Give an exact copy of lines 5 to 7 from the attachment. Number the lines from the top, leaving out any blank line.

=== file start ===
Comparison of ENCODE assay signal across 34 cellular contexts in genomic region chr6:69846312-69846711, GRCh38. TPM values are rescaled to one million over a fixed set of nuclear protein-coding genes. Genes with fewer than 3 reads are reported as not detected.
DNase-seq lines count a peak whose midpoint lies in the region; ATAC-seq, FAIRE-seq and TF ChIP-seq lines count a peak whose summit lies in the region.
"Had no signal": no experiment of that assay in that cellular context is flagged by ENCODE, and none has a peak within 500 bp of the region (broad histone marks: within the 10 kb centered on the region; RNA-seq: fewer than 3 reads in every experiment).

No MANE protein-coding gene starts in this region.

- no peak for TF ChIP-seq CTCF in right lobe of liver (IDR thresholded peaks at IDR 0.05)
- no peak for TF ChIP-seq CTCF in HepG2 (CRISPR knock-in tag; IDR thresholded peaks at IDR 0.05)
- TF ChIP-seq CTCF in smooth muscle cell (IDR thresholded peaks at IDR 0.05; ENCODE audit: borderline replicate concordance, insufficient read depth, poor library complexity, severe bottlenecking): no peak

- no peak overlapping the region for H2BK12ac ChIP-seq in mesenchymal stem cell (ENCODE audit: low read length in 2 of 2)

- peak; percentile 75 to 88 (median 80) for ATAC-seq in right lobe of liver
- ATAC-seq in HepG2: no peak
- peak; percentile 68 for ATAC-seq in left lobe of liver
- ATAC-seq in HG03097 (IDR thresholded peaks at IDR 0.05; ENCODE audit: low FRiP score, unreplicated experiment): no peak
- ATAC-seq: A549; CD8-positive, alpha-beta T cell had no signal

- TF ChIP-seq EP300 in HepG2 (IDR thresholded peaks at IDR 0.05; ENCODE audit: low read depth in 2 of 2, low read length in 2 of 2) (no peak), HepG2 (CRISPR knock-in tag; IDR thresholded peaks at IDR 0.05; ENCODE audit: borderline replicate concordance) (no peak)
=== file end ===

- no peak for TF ChIP-seq CTCF in right lobe of liver (IDR thresholded peaks at IDR 0.05)
- no peak for TF ChIP-seq CTCF in HepG2 (CRISPR knock-in tag; IDR thresholded peaks at IDR 0.05)
- TF ChIP-seq CTCF in smooth muscle cell (IDR thresholded peaks at IDR 0.05; ENCODE audit: borderline replicate concordance, insufficient read depth, poor library complexity, severe bottlenecking): no peak